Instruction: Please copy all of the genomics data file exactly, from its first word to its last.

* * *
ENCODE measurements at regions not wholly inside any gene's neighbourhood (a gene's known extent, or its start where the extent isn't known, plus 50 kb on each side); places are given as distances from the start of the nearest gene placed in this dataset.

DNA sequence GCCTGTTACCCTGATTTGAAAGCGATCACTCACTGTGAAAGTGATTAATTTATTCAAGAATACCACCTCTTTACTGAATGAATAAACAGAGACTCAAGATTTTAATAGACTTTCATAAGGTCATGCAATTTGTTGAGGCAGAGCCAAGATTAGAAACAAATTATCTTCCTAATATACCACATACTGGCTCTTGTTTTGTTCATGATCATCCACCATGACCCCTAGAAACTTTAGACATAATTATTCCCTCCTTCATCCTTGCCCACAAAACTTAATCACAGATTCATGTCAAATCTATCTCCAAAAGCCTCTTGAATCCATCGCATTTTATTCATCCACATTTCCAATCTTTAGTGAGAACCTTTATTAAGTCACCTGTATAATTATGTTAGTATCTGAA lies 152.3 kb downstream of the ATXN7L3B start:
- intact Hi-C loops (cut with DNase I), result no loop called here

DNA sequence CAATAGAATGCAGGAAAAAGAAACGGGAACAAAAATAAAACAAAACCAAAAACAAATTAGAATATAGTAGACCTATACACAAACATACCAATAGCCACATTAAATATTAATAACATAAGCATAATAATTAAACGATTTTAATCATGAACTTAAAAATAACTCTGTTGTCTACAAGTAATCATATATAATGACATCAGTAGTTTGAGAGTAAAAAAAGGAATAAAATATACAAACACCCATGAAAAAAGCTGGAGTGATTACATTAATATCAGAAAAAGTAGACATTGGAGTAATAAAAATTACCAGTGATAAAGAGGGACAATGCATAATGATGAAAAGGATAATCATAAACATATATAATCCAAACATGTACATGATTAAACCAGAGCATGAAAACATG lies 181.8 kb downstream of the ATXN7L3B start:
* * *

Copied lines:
ENCODE measurements at regions not wholly inside any gene's neighbourhood (a gene's known extent, or its start where the extent isn't known, plus 50 kb on each side); places are given as distances from the start of the nearest gene placed in this dataset.

DNA sequence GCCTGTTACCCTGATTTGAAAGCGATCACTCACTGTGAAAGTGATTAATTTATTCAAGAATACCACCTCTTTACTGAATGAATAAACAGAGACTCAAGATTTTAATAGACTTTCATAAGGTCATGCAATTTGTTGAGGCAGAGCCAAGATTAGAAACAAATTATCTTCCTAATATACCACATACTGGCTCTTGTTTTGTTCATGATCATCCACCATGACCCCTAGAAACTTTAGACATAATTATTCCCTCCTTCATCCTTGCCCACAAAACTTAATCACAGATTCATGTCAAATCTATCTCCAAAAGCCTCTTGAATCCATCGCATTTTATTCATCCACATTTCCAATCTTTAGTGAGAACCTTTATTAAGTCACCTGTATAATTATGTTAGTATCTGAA lies 152.3 kb downstream of the ATXN7L3B start:
- intact Hi-C loops (cut with DNase I), result no loop called here

DNA sequence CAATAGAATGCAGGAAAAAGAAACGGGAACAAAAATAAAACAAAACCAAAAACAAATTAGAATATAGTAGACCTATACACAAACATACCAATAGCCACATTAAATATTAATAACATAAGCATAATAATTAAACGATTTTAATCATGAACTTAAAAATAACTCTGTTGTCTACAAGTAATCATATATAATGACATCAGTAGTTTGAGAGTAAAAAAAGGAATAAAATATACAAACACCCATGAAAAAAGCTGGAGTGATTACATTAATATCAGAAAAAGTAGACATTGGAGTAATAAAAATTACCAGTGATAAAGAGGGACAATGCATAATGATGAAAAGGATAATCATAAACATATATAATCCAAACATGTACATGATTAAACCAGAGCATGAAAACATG lies 181.8 kb downstream of the ATXN7L3B start: